The Golden Gate Bridge, Alcatraz, Muir Woods, the Mission District, Fisherman’s Wharf, cable cars, China Town, Coit Towers, the Aquarium, the list could go on. There’s a lot to love about San Francisco, but there’s a strange feeling in the air here, too.
With soaring rents, rising homelessness, countless startups, Google buses, and that ever-lingering feeling of the groovy ’70s, the city has become a melting pot of classes, lifestyles, and ideas. Even after multiple visits it’s still hard to say if the metaphorical electricity in the air is a result of the vast opportunity that is to be had here, or a conflict waiting to happen. A bit of both, we suppose.
At any rate, we love to visit San Francisco because of our friends. We arrived to this lovely city, exhausted from the desert, skiing, and Yosemite. We went jogging and visited Alcatraz; we took stock of our baggage and enjoyed the luxury of our hotel room. On we go!
Alcatraz was a place Big A really wanted to visit, so we lined up and caught the boat, packed in with the other tourists.
When you look at Alcatraz from San Francisco, you think, I could swim that. In fact, under the right conditions, more adventurous (and supervised) swimmers do, but what made Alcatraz such a great prison location is that the cold rough waters and strong currents were almost guaranteed to drag any escapees under -- almost.
It doesn’t really matter how many tourists there are, the whole experience is really well done, and by the end you barely notice the hoards around you. The Alcatraz Federal Penitentiary was built from 1910-12 on an island just a scant 1.25 miles off the coast from the highly populated San Francisco. The original function was as a military prison but in 1933 the Department of Justice acquired the site and made the updates required to open a federal prison.
There’s a reason it’s so well known – it was designed to hold troublemakers from other federal prisons – and it often tested their sanity. Holding the worst of the worst, it was the toughest prison in the U.S.
Some of the better-known prisoners, who all seem to have noteworthy nicknames, included: Al “Scarface” Capone (bootlegger, mobster, and gangster), Meyer “Mickey” Cohen (Jewish mafia, Sunset Strip kingpin), Alvin Francis “Creepy” Carpis (gangster, last Public Enemy #1 to be caught), and George “Machine Gun Kelly” Barnes (gangster, bootlegger). The prison operated for less than 30 years — violence, repeated escape attempts, and high running costs eventually forced the doors to close in 1964.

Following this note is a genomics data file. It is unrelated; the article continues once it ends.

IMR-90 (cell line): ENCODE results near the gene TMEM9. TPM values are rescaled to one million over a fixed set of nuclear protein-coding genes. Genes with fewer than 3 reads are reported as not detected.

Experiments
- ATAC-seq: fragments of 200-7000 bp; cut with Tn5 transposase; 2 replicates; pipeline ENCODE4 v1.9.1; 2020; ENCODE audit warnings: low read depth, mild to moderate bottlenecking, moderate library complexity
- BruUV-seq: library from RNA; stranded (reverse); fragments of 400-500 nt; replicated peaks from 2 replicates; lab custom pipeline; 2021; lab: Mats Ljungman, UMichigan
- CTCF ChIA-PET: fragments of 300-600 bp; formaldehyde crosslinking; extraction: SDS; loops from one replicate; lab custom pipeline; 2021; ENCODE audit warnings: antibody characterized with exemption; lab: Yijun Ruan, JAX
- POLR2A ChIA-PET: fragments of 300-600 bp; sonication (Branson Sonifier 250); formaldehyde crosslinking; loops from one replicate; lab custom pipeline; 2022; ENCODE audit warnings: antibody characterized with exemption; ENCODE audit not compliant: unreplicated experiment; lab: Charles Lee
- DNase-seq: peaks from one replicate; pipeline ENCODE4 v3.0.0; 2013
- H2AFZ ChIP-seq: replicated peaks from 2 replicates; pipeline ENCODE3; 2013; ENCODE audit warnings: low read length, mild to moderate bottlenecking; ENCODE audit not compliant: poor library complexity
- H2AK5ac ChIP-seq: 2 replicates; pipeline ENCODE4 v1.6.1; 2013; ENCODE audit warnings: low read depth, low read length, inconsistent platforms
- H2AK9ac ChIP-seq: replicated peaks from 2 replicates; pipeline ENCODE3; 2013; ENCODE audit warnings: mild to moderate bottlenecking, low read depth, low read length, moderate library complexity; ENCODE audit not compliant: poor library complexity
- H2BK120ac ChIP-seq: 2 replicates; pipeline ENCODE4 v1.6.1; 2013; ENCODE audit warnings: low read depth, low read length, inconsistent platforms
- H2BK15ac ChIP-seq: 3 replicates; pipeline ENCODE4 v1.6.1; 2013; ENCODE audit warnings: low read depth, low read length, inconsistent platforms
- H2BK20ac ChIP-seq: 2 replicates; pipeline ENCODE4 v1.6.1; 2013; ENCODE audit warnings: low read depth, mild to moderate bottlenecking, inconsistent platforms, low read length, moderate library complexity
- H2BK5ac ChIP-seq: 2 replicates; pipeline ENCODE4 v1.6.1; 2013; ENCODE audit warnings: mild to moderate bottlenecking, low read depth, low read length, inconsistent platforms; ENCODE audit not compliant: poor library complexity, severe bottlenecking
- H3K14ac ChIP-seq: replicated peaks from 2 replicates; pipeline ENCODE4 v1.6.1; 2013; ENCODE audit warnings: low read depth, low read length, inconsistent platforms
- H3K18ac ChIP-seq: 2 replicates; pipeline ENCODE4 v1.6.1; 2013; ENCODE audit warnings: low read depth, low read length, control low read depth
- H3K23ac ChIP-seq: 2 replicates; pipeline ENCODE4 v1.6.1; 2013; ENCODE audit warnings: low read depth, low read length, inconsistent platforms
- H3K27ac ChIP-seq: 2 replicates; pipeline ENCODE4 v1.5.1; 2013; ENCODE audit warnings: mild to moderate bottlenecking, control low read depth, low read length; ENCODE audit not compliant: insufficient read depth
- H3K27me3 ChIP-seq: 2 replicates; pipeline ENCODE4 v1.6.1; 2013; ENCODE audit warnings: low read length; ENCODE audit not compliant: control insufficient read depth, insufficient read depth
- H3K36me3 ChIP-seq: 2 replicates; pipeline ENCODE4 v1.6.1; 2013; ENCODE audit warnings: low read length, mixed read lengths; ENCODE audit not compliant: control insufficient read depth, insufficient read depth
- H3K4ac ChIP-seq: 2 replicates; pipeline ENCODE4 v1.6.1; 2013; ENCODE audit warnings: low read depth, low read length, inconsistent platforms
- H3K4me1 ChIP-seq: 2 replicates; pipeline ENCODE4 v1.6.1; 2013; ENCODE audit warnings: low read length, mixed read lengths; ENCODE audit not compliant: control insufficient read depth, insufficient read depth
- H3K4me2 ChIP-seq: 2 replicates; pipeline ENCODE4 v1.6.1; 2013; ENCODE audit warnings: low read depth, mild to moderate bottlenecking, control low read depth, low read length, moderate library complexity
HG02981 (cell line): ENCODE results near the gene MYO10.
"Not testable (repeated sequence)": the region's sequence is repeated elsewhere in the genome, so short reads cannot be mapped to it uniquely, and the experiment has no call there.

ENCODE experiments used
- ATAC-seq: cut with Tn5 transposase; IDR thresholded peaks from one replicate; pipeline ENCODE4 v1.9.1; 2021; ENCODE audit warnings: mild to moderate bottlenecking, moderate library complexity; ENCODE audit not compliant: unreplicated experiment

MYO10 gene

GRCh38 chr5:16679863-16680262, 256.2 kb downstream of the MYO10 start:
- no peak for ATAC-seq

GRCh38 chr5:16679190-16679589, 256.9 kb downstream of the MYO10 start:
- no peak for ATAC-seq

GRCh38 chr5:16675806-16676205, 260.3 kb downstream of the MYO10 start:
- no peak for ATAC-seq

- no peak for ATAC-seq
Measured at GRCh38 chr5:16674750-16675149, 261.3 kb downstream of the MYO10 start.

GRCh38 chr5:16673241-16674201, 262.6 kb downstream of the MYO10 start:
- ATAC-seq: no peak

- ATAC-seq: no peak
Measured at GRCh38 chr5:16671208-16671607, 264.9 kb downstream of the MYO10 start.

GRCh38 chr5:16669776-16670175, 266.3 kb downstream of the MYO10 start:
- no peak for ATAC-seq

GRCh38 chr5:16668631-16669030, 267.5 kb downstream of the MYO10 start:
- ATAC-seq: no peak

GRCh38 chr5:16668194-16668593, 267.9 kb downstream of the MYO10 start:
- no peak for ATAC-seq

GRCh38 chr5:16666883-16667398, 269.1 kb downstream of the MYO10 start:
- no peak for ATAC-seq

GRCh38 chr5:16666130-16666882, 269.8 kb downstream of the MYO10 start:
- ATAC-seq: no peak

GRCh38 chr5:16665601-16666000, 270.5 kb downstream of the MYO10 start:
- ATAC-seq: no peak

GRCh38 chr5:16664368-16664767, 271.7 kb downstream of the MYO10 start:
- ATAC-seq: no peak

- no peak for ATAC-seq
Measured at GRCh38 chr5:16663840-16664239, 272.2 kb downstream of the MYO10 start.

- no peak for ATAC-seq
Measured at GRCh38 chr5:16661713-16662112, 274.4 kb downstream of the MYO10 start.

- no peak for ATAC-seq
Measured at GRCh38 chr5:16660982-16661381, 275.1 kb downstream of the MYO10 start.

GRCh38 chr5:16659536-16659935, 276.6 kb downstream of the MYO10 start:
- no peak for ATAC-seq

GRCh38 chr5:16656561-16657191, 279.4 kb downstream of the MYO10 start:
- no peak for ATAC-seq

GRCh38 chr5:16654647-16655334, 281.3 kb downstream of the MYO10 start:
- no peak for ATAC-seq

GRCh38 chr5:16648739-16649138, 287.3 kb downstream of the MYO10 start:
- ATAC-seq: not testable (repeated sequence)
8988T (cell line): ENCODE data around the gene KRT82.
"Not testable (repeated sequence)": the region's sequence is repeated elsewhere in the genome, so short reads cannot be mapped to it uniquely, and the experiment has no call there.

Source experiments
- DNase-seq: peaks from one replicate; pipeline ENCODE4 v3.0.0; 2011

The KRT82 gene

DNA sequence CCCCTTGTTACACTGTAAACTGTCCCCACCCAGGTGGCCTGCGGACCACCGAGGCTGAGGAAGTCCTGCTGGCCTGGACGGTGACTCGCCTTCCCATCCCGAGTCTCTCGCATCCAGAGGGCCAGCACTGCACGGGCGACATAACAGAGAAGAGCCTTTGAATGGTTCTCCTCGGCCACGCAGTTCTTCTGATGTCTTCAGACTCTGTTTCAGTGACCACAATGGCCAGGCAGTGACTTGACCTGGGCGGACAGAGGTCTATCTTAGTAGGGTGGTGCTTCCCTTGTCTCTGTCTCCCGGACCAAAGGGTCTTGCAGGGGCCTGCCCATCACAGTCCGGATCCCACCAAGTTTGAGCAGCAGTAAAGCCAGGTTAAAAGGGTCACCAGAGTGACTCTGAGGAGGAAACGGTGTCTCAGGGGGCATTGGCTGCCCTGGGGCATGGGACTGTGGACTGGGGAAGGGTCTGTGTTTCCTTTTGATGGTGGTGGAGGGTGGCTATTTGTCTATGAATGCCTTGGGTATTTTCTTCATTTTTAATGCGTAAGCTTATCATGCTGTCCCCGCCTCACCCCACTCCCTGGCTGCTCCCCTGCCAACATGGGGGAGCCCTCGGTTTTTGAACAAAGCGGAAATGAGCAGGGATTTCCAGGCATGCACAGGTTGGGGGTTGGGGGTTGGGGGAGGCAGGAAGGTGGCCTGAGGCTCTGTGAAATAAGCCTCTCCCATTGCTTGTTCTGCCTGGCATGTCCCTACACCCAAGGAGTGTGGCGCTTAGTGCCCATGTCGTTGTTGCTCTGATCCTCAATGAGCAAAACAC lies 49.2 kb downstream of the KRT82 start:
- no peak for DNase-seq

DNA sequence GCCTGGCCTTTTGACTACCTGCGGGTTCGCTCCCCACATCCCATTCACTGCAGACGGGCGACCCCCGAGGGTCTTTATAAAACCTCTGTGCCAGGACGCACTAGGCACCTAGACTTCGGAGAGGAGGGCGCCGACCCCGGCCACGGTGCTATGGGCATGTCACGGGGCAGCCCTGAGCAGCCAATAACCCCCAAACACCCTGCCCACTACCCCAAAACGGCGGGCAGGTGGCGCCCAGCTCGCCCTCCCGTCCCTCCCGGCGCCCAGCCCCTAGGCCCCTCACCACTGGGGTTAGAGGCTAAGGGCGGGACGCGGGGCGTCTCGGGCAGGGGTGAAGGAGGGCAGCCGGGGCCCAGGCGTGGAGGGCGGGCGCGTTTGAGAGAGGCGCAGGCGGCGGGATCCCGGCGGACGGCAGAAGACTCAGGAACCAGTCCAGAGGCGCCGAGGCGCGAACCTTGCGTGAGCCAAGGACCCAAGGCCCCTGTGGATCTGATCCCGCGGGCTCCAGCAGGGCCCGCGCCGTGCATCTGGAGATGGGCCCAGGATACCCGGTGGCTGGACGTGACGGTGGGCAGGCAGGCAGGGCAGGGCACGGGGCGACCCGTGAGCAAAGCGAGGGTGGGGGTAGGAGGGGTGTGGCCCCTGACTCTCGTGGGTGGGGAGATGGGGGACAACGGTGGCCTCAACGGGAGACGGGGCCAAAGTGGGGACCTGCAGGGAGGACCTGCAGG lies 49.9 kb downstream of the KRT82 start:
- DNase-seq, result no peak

We’ve rented bikes for the afternoon and will go out with the kids. We’ll definitely be stopping to see the seals – they’re actually almost impossible to miss, and you can hear their barking everywhere. The highlight of this city is the Monterey Aquarium. Years ago the location housed a sardine cannery, and now it has been transformed into one of the most unique observation locations for sea life in the country. The aquarium has constant fresh seawater pumped in from the bay, meaning that it hosts an incredible array of native Californian sea life. Central to it all is the Ocean’s Edge Wing, a huge aquarium that you can view from multiple levels. At 28-feet tall, the viewing window is one of the world’s largest single pane sheets of glass. You wouldn’t believe it unless you saw it, and when you see it — and what’s swimming in there — you hope it’s thick. As visions of B-movie scenes of shark escapes filled my head, the kids had their noses pressed to the glass. It was as close to scuba diving as they’ve come in their lifetimes.
There’s a huge exhibition of kelp, which sounds kind of boring, but it’s mesmerizing. Growing up to four inches a day the kelp has to be trimmed by the aquarists. We didn’t get to see it, but I imagine them floating about in scuba gear, taking a bit here and there like hairdressers of the sea. There are jellyfish in every direction, tuna (which are massive), octopuses, barracuda, sea-horses, different kinds of sharks, and plenty of things we never heard of — like the terrifying Fang tooth fish or the almost cute Dolphin fish. There are interactive displays next to the exhibition, and quite an array of 15-minute shows where the kids can “ooooh” over the animals up close; there’s even a chance to touch a few, like the rays. Kudos to the aquarium – you can see the animals and sea life are well cared for, and that lots of thought has been put into not only “display,” but also providing the right environments for them to thrive. It’s a bit on the pricey side, but having the chance to show Little Z and Big A something like this was worth it.
Big Sur is beautiful, with incredible views over the coastline, but the problem is that the nicer places don’t allow kids, which means we won’t be staying here.
That said, it really is a grown-up place for retreat and meditation – there’s something to be said for the esoteric value of the Big Sur. One of the most famous retreats here is the Esalen Institute. It’s all about the mind/body/spirit connection, but in an intellectual way, not just aging hippies getting mystical. The first lecture was in 1962, and course offerings in the fall of that same year included “Individual Cultural Definitions of Rationality,” “The Expanding Vision,” and “Drug-Induced Mysticism.” Now it’s all a bit more serious, and not so easy to get into – you have to go for 28 days minimum, and that’s as a work student, which means working in the kitchen or cleaning for 32 hours a week! Actually, that might be worth it just for the views ...
Notable teachers have included Ansel Adams, Joan Baez, Gregory Bateson, Ray Bradbury, Buckminster Fuller, Aldous Huxley, Susan Sonntag, and Robert Anton Wilson.